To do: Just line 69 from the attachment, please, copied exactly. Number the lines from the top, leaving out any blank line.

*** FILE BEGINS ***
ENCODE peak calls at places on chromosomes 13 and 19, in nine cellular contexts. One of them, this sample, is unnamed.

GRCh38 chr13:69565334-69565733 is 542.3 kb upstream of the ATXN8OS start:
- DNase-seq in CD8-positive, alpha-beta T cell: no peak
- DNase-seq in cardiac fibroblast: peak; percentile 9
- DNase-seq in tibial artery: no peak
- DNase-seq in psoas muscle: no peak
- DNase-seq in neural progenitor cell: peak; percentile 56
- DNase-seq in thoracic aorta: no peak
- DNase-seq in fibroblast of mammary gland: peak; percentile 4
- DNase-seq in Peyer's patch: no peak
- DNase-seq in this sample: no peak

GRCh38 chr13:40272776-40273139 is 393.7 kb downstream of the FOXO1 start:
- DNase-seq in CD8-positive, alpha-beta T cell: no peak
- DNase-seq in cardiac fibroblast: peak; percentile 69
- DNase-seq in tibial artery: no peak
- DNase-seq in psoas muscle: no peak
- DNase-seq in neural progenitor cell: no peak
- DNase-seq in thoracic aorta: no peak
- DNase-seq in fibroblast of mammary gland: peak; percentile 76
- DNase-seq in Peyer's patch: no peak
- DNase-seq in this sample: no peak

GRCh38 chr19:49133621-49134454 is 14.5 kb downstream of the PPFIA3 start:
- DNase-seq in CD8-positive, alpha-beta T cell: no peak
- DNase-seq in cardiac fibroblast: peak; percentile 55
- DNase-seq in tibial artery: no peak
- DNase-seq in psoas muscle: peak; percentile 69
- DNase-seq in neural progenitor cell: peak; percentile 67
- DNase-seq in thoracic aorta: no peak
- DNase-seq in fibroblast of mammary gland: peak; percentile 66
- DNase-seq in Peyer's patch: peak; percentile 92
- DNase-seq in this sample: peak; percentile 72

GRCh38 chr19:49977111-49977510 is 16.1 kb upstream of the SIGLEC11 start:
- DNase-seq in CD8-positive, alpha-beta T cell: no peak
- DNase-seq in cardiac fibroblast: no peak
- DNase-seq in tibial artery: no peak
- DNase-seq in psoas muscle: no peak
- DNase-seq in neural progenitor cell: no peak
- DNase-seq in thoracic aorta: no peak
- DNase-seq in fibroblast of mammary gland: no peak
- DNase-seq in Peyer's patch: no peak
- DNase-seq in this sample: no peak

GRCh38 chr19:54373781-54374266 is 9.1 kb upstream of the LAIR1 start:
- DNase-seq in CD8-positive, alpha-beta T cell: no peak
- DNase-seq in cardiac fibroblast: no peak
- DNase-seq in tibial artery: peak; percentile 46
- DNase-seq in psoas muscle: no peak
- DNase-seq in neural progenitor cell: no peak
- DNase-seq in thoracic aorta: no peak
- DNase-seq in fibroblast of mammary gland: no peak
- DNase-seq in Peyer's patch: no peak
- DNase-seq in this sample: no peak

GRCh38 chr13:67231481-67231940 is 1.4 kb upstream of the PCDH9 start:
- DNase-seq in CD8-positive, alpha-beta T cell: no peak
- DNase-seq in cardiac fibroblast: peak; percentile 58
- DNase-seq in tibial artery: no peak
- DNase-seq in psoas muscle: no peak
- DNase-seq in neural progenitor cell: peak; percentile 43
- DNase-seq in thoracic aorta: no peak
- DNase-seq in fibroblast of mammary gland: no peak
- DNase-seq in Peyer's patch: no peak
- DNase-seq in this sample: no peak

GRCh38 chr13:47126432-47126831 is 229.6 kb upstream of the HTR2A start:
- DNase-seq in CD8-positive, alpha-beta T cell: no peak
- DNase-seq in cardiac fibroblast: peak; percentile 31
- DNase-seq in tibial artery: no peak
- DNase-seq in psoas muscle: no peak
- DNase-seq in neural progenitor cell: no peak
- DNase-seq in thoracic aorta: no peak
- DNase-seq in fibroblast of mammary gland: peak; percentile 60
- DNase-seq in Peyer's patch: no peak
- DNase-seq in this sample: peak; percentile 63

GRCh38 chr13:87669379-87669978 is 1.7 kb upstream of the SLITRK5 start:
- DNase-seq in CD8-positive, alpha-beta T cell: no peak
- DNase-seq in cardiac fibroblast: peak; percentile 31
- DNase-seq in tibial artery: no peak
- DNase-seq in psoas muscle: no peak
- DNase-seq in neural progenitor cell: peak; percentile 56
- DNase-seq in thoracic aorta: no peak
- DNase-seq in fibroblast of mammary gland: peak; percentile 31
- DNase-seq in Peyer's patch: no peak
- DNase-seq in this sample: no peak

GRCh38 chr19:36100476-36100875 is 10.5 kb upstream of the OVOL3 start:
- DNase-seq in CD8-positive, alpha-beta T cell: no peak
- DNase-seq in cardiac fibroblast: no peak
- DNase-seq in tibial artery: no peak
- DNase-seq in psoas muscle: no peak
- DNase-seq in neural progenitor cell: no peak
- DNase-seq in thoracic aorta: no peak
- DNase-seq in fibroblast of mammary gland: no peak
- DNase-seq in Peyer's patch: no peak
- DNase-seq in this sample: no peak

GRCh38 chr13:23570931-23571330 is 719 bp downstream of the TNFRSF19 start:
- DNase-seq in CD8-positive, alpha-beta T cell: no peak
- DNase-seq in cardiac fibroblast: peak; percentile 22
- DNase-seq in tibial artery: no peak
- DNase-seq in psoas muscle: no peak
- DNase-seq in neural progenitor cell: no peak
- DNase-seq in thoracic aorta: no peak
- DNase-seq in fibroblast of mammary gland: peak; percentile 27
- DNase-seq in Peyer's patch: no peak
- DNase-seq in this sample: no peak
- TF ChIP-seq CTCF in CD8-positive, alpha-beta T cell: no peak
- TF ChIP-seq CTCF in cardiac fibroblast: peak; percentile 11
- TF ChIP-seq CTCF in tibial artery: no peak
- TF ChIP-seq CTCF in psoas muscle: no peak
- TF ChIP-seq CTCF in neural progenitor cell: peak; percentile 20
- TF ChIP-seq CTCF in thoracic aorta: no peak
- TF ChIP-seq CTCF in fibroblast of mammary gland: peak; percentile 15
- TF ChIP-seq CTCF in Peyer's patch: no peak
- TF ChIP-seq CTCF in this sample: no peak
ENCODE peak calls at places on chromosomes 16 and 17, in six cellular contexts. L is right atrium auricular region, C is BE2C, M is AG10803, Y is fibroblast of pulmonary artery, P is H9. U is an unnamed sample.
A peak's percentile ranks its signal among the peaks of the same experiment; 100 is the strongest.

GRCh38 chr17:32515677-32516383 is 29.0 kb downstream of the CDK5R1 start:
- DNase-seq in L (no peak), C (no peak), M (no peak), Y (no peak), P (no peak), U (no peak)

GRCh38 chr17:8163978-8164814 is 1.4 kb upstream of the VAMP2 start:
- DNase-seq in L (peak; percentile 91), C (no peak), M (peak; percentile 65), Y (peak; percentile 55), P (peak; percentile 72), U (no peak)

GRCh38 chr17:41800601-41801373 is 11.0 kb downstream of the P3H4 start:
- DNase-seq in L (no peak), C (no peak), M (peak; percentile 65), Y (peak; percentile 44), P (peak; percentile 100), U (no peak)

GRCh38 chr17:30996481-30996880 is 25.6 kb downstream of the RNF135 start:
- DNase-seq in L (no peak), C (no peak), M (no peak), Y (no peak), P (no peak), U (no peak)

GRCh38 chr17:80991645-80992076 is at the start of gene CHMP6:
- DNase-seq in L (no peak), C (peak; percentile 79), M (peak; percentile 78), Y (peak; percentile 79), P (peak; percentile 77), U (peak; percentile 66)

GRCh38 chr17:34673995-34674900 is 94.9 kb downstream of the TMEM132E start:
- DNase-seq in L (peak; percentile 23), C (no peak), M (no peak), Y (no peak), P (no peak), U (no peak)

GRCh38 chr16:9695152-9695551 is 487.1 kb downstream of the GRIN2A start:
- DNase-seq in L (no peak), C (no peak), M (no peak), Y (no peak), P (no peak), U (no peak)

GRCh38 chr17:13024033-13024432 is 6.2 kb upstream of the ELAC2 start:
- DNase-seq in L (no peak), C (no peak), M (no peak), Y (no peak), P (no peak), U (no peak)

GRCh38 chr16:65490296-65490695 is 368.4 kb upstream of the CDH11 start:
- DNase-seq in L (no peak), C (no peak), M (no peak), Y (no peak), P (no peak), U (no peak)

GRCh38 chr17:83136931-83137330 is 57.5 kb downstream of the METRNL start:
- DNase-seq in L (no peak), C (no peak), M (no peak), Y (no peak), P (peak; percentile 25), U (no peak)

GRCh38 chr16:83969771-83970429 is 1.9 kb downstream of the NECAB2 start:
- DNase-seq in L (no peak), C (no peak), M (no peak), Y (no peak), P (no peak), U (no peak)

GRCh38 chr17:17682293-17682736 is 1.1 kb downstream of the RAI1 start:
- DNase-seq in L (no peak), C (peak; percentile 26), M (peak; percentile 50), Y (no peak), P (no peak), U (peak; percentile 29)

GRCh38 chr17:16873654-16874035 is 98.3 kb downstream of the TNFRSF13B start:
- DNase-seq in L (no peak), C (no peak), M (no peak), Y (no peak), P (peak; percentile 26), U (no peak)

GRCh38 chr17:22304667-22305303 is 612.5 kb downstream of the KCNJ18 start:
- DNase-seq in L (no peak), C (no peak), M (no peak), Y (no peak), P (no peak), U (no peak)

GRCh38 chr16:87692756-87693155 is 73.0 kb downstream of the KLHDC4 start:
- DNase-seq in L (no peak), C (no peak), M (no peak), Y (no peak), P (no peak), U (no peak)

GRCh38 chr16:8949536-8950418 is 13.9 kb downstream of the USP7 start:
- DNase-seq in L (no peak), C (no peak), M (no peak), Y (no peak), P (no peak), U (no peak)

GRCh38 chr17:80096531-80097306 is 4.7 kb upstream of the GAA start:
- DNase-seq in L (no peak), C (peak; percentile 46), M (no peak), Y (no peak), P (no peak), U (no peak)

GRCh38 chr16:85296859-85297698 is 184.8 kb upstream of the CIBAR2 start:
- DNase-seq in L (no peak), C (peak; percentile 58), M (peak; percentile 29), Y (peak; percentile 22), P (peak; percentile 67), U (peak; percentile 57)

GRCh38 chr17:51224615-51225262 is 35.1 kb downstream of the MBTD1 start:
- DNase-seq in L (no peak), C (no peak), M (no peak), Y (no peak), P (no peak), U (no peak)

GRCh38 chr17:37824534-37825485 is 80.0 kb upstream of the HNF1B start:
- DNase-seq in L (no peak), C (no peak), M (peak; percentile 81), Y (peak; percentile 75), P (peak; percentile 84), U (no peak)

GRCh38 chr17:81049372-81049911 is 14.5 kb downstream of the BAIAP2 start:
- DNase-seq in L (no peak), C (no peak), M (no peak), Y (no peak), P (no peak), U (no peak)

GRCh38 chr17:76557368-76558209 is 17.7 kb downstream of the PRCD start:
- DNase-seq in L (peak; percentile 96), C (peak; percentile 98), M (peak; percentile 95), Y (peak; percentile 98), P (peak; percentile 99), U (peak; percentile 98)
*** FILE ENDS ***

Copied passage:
- DNase-seq in fibroblast of mammary gland: peak; percentile 60